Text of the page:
Kit No. (No number)
Decals: Four versions by Propagteam – One for the French Navy (Aeronavale); two for the Argentinian Air Force (Fuerza Aerea Argentina), and an American civil version
Comments: Short run kit; lightly engraved panel lines; single vacuform canopy
In the early 1950’s the French Air Force needed an introductory-to-advanced jet trainer for pilots who had previously flown only piston-engined aircraft, and Morane-Saulnier proposed the MS 755 Fleuret. However, the competition was won by the Fouga Magister. Undeterred, Morane-Saulnier then re-designed the MS 755 as a four-seat liaison aircraft which they called the MS 760 Paris.
On July 29, 1954 one of the three prototype MS760, registered F-WGVO (later registered F-BGVO), took off on its maiden flight piloted by test pilot Jean Cliquet. With its T-shaped vertical stabilizer, low wing, and two Turbomeca Marboré 400 kg turbines internally mounted side-by-side in the aft fuselage, the Paris offered a platform characterized by inherent stability. The aircraft had four seats, two in the front and two in the back, and a retractable tricycle landing gear.
The French military ordered aircraft for training and liaison duties with both the French Air Force and Navy and production started with first deliveries in 1958. The French Navy in particular used them to train Super Étendard and F-8 Crusader pilots in IFR (Instrument Flight Rules) and all-weather flying, as well as for advanced training for new pilots, and ongoing proficiency training for senior naval officers who were also pilots.
Some 153 aircraft (Paris I and Paris II) were produced for the French Air Force (36 planes), French Navy (14), Brazil Air Force (30), Argentina Air Force (48) of which 36 where built in Argentina by Fábrica Militar de Aviones (FMA) in Argentina (formerly Lockheed Argentina) under license and about 25 type II for the civil market. Some of the Argentine Air Force Paris Jets were equipped with machine guns, 20mm cannon and other light armament.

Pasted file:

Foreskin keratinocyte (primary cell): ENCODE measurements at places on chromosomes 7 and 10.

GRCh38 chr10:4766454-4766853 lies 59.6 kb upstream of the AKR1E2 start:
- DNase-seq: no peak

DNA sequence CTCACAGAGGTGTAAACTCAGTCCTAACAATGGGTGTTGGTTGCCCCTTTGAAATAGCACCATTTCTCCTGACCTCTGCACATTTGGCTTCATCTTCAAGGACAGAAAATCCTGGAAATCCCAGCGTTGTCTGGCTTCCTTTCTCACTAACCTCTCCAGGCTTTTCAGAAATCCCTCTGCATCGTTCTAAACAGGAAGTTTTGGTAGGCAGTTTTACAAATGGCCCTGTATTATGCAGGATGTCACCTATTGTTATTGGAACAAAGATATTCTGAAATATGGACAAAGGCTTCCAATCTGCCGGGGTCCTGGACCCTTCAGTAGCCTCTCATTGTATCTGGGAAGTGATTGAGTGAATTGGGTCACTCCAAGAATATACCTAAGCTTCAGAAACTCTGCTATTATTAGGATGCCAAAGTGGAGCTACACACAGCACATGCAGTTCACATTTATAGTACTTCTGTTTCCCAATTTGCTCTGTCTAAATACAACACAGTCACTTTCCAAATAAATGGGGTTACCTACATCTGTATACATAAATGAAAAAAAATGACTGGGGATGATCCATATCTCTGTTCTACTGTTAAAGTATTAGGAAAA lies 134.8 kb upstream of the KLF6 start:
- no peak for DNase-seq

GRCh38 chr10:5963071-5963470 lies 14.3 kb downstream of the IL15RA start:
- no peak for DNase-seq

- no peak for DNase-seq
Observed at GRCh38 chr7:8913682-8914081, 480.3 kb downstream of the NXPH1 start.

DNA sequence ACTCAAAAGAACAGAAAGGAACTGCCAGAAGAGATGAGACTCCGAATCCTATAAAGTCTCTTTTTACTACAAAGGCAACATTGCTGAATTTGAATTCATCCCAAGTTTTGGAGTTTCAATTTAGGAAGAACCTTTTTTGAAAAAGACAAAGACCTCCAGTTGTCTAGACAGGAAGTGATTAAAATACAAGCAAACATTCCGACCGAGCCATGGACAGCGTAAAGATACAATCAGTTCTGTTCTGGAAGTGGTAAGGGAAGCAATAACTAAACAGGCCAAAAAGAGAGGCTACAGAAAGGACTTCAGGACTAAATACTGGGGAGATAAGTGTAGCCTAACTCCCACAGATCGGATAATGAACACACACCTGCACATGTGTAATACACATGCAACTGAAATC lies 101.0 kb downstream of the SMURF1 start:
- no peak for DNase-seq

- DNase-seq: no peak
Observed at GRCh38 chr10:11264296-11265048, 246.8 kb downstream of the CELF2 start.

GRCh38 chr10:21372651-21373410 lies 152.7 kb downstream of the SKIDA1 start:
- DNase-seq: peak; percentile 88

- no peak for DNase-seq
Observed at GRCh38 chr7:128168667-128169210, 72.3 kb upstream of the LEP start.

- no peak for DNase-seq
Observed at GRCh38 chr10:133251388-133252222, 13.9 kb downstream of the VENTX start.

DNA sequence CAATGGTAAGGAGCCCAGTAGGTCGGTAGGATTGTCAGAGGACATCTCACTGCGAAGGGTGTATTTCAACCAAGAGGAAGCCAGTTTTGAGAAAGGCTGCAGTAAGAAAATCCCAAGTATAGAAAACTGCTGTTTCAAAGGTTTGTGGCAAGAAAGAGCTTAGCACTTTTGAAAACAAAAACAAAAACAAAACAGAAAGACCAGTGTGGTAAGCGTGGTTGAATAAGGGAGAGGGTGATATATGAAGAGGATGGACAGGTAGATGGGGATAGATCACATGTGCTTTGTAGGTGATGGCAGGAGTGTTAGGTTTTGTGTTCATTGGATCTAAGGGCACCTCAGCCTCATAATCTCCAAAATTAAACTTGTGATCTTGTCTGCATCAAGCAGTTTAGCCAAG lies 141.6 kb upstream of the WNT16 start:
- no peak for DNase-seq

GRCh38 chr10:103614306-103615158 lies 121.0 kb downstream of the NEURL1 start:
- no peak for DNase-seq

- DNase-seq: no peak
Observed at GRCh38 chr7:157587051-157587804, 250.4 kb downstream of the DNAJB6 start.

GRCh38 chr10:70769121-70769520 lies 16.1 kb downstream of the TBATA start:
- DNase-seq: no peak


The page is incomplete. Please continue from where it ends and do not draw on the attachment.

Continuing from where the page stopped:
Despite performing about 700 demonstration flights in co-operation with Beech in the USA in 1954-1958, the Paris was unable to compete with the Learjet and Jet Commander at the time. During this period, about 1955, a short-lived venture with Beech Aircraft got underway to pitch the Paris to the American market as an executive business jet, but the MS 760 was soon eclipsed by Learjet’s Model 23. Still, the MS 760 has retained a special appeal in the civilian market; while four-seat propeller -driven aircraft are common, jet-powered planes with this seating arrangement, similar to the U.S. Navy’s Grumman EA-6B Prowler, are comparatively rare.
In 1961, production plants started rolling out the MS760B Paris II, fitted with two Marboré IV 480 kg engines, wingtip fuel tanks, air-conditioning, and a bigger luggage compartment. On February 24,1964, a six-passenger version, designated MS760C Paris III, made its first flight, but it was never ordered. Production of the Paris II ceased, and production of the Paris III never started.
The French Navy stopped operating the MS760 in 1997 followed by the French Air Force in 2001. Many of the aircraft went to French museum or became instruction airframes and just one (s/n; 32 and previous French Navy) was left as F-AZLT in flying condition for the French air show displays. In 2007, after 48 years of continuous service, the Argentine Air Force retired their last Paris. Many of the civilian MS760 Jets are still in service, with some of them for sale and competing very favorably with the new generation of very light jets on price, comfort, and, with appropriate refurbishing, avionics.